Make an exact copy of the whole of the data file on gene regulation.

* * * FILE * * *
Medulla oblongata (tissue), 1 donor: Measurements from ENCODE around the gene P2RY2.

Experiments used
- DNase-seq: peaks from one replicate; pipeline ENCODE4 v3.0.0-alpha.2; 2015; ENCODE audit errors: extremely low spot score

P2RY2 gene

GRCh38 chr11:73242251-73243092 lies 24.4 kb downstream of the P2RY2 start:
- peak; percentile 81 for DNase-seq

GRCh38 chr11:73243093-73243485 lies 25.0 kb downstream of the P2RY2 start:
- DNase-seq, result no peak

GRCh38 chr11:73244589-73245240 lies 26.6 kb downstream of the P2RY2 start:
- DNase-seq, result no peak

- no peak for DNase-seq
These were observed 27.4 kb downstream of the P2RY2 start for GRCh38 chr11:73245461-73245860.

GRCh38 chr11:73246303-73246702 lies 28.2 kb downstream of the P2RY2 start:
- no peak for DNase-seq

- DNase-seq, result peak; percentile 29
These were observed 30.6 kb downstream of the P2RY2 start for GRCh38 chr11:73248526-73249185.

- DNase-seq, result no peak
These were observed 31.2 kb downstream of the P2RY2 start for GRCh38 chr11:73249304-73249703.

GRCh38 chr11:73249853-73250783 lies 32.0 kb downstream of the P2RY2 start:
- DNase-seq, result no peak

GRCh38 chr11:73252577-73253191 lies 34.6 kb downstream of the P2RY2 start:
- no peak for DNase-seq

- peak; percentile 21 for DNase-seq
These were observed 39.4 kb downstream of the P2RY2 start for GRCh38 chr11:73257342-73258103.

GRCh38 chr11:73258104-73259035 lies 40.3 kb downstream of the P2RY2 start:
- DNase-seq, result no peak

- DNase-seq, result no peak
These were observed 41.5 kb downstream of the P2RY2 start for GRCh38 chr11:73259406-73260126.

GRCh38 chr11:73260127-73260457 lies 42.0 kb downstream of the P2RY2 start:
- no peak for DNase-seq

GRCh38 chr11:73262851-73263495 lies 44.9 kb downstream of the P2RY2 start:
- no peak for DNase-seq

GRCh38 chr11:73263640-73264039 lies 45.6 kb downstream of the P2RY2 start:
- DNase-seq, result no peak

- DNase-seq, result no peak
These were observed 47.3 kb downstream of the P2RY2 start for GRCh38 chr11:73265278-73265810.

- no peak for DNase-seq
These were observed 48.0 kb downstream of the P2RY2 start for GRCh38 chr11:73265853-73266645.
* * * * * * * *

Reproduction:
Medulla oblongata (tissue), 1 donor: Measurements from ENCODE around the gene P2RY2.

Experiments used
- DNase-seq: peaks from one replicate; pipeline ENCODE4 v3.0.0-alpha.2; 2015; ENCODE audit errors: extremely low spot score

P2RY2 gene

GRCh38 chr11:73242251-73243092 lies 24.4 kb downstream of the P2RY2 start:
- peak; percentile 81 for DNase-seq

GRCh38 chr11:73243093-73243485 lies 25.0 kb downstream of the P2RY2 start:
- DNase-seq, result no peak

GRCh38 chr11:73244589-73245240 lies 26.6 kb downstream of the P2RY2 start:
- DNase-seq, result no peak

- no peak for DNase-seq
These were observed 27.4 kb downstream of the P2RY2 start for GRCh38 chr11:73245461-73245860.

GRCh38 chr11:73246303-73246702 lies 28.2 kb downstream of the P2RY2 start:
- no peak for DNase-seq

- DNase-seq, result peak; percentile 29
These were observed 30.6 kb downstream of the P2RY2 start for GRCh38 chr11:73248526-73249185.

- DNase-seq, result no peak
These were observed 31.2 kb downstream of the P2RY2 start for GRCh38 chr11:73249304-73249703.

GRCh38 chr11:73249853-73250783 lies 32.0 kb downstream of the P2RY2 start:
- DNase-seq, result no peak

GRCh38 chr11:73252577-73253191 lies 34.6 kb downstream of the P2RY2 start:
- no peak for DNase-seq

- peak; percentile 21 for DNase-seq
These were observed 39.4 kb downstream of the P2RY2 start for GRCh38 chr11:73257342-73258103.

GRCh38 chr11:73258104-73259035 lies 40.3 kb downstream of the P2RY2 start:
- DNase-seq, result no peak

- DNase-seq, result no peak
These were observed 41.5 kb downstream of the P2RY2 start for GRCh38 chr11:73259406-73260126.

GRCh38 chr11:73260127-73260457 lies 42.0 kb downstream of the P2RY2 start:
- no peak for DNase-seq

GRCh38 chr11:73262851-73263495 lies 44.9 kb downstream of the P2RY2 start:
- no peak for DNase-seq

GRCh38 chr11:73263640-73264039 lies 45.6 kb downstream of the P2RY2 start:
- DNase-seq, result no peak

- DNase-seq, result no peak
These were observed 47.3 kb downstream of the P2RY2 start for GRCh38 chr11:73265278-73265810.

- no peak for DNase-seq
These were observed 48.0 kb downstream of the P2RY2 start for GRCh38 chr11:73265853-73266645.